A question that comes in often in various ways is something along the lines of “What horns do professionals play?” Bruce Hembd and I have both answered this question a few times over the years in our older blogs and in Horn Matters. One of my recent versions of an answer is here, where I began by saying,
A question a lot of people wonder is who plays what horn and also the related, larger question of what is a professional quality horn? My standard answer is a professional quality horn is a horn that a professional would seriously consider playing. In other words, it is not something determined by marketing but by the market.
To briefly expand on the thoughts expressed in the post linked above the idea is, especially if you aspire to be a pro, to find a horn you think you can win a job on; a horn that produces a professional sound.
Part your homework as a student of the horn is to look around and see what professionals actually play. This may involve getting beyond the advice of your teachers who may have strong opinions on the matter that don’t necessarily bear out in the real world or don’t work well for you.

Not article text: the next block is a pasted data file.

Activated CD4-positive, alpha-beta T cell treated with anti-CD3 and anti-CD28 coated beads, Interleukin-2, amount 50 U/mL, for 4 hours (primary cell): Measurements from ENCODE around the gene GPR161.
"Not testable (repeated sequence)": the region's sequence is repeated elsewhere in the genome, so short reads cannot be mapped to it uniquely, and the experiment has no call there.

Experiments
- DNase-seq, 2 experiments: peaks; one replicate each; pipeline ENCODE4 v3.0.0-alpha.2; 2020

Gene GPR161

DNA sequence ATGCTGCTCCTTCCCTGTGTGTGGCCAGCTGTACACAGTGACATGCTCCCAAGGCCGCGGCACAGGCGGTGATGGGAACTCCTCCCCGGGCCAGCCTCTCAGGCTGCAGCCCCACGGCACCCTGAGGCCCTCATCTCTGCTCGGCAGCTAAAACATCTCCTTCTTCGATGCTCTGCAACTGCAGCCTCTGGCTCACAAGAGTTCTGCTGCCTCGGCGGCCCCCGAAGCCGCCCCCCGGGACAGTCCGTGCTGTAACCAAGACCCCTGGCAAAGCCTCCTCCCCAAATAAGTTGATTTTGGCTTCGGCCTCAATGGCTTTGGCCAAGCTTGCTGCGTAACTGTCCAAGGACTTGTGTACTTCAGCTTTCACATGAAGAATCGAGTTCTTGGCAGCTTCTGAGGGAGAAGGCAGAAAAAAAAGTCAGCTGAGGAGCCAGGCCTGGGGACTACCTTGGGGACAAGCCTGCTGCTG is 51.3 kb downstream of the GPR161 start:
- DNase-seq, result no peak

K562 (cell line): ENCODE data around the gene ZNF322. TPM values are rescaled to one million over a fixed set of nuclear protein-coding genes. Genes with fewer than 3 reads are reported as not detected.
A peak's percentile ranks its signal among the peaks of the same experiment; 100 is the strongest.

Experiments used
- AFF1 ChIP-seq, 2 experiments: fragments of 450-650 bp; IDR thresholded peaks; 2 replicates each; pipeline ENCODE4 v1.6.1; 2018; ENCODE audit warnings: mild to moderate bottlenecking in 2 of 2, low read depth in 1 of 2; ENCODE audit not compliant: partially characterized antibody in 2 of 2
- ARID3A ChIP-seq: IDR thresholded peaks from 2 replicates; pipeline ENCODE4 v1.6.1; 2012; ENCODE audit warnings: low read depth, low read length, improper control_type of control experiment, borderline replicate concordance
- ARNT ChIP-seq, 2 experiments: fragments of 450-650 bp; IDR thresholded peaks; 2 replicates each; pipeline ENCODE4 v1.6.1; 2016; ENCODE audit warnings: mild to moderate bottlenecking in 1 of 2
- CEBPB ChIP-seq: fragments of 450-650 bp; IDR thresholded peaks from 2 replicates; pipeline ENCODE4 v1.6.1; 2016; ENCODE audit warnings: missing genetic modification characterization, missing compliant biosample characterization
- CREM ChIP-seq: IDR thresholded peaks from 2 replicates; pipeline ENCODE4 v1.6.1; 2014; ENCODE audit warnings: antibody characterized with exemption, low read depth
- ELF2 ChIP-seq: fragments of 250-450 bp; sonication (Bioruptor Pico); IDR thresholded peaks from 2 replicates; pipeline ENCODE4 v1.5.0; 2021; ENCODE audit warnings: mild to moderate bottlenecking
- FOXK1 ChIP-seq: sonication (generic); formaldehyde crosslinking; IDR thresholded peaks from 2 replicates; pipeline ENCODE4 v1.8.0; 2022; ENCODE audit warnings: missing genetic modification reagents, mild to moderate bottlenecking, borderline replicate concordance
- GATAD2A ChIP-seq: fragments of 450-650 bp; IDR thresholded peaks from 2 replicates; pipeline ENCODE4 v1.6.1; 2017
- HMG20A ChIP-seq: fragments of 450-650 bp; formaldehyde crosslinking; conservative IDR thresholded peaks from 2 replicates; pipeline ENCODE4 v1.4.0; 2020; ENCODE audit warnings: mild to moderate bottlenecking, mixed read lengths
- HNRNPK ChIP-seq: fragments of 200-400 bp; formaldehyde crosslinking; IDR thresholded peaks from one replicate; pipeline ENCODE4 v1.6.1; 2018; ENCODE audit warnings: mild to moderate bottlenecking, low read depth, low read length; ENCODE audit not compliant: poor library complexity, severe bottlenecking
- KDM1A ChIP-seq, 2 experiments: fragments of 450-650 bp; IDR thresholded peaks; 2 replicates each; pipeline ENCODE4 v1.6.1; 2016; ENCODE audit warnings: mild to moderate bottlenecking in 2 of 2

An aside I would offer is a story. Back now some years ago Bruce and I worked together on the IHS Online and one proposal we put into practice was a horn for sale area (which still is in operation). When we were testing horn listings before the service went public Bruce I believe put up listings for “Fischer-Price” and “Crayola” horns (with a “colorful tone”). They were just place holders, of course, but ever since that time I have used a line with students something along the lines of there is a time to move on from the Fischer-Price horn to a horn a professional would consider playing.
If you are in doubt, try some other horns and try to get some honest feedback. In fact, even if your are not in doubt try some horns! You need to get a clear idea what a professional horn feels and sounds like. With the very serious note being while you have to try to work out your playing also it could be your problems with the low and high ranges and volume are very much horn related. Keep your eyes open and be willing to make the jump to a better horn, it can make tons of difference.
My longer, Horn Articles Online article on the topic of suggested horns and mouthpieces may be found here.